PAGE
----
When Theodore Roosevelt came to power in 1901, this son of a Georgian mother who had relatives who fought for the Confederacy, further established Southern sentiment at the apex of power and cultural influence, while giving his imprimatur to Booker T. Washington’s segregated plan for Negro uplift in the South. The organization founded by Confederate Gen. Nathan Bedford Forrest in 1868, the Ku Klux Klan, became a prominent fixture in early 20th century politics because of its articles that espoused the “the supremacy of the Constitution” on the one hand and opposition “to Negro equality” on the other.

President Woodrow Wilson’s election in 1912 completed the process of Confederate history as American history. Wilson, heavily influenced by a Southern upbringing steeped with antipathy for Blacks, gave carte blanche support to a policy of segregation of the races. This policy coincided with the advent of a new medium that would do its share to influence historical perspective, the moving pictures. D.W. Griffith’s blockbuster “Birth of a Nation” glorified the Jim Crow South and Confederate nostalgia while denigrating the Negro in freedom.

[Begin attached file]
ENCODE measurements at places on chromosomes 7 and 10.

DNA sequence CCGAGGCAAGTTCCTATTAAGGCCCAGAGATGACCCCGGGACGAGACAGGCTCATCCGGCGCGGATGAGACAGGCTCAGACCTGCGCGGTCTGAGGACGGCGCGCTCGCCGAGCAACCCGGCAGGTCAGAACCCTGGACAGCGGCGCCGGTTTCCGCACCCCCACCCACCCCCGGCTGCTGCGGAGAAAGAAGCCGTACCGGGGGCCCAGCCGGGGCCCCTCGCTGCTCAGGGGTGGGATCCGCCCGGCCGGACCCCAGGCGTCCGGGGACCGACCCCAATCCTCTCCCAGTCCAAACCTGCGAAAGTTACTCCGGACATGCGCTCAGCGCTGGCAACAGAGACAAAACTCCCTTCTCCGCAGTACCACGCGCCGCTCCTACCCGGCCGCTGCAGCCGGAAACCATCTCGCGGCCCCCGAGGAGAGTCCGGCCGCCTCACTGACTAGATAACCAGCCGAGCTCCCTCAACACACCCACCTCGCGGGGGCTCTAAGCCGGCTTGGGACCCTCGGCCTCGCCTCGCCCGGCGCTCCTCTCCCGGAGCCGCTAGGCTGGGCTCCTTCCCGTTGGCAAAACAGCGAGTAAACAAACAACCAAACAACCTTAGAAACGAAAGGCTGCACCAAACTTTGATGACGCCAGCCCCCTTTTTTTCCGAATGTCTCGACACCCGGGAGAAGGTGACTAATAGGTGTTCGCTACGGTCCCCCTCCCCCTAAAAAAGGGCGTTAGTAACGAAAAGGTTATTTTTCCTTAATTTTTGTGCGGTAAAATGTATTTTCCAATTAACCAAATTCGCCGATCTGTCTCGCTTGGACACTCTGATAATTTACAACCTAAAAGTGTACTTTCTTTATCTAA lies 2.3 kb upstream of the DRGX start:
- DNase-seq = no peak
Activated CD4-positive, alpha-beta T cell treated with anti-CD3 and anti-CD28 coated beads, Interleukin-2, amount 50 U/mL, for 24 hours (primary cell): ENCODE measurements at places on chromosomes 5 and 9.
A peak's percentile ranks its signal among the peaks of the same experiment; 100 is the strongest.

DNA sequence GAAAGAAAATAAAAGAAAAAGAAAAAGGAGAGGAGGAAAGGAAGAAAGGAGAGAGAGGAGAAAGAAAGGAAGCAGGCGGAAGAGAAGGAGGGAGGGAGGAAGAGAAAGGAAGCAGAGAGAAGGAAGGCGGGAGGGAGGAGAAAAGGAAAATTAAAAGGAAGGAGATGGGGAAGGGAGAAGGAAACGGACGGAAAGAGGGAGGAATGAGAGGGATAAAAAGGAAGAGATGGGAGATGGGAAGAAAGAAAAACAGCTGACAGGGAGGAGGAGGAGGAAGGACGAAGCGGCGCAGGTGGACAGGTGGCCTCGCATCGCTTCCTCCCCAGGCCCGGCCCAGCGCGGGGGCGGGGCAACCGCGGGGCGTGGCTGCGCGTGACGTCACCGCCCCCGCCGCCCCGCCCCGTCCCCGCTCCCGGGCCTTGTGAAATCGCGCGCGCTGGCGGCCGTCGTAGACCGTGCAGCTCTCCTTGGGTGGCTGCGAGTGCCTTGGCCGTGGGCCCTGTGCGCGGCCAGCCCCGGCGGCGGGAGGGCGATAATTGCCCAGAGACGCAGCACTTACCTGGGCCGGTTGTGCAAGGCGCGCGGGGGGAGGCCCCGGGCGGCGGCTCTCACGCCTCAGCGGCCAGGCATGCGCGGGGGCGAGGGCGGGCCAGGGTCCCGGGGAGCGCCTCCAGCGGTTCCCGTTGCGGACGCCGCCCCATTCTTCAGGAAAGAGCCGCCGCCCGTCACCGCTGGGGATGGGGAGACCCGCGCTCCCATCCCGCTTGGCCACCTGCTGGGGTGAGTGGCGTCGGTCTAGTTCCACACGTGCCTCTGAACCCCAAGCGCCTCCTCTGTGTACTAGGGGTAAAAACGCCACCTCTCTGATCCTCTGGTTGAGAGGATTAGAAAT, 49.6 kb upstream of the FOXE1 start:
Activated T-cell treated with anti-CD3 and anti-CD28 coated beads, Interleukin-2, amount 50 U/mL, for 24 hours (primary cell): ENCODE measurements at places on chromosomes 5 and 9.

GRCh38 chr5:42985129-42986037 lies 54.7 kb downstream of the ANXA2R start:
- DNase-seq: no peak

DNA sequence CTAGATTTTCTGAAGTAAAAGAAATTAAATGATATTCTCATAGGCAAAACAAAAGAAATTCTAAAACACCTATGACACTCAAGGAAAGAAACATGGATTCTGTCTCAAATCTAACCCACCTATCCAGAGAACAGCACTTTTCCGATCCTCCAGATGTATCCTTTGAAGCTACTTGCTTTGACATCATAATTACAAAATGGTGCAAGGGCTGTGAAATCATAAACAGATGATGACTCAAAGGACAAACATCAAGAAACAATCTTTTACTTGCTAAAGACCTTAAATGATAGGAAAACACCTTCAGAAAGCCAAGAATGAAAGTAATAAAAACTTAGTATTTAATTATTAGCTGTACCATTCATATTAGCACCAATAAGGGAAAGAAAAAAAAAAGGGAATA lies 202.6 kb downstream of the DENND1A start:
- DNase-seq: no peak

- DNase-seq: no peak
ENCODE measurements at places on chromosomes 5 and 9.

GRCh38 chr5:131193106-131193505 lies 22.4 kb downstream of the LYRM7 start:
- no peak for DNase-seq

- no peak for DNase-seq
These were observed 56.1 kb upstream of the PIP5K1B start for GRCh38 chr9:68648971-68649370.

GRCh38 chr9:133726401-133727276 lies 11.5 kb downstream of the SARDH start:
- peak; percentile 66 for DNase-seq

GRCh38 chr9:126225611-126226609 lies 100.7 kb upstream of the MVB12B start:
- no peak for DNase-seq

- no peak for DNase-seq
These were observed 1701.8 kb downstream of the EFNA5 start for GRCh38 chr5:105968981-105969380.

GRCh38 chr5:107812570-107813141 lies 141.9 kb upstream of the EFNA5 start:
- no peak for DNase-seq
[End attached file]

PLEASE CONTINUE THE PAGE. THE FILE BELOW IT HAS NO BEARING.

Fast-forward to 1939 and David O. Selznick’s film epic based on Margaret Mitchell’s novel “Gone With the Wind,” when Confederate veterans were ostentatiously invited to the Atlanta premier of the film while the Black cast was unceremoniously excluded, and it’s easy to see how romanticized versions of the Old South and sanitized versions of slavery had an adamantine hold on the imagination of the country—a hold that didn’t significantly loosen until another David (David L. Wolper) successfully adapted the Alex Haley book, “Roots,” to the small screen. No less captivating than the tale of the life of Mitchell’s Southern belle heroine, Haley’s book uprooted what had been commonly held assumptions about the South as a benign entity and dovetailed with the civil rights insurrection of the 1950s and 60s.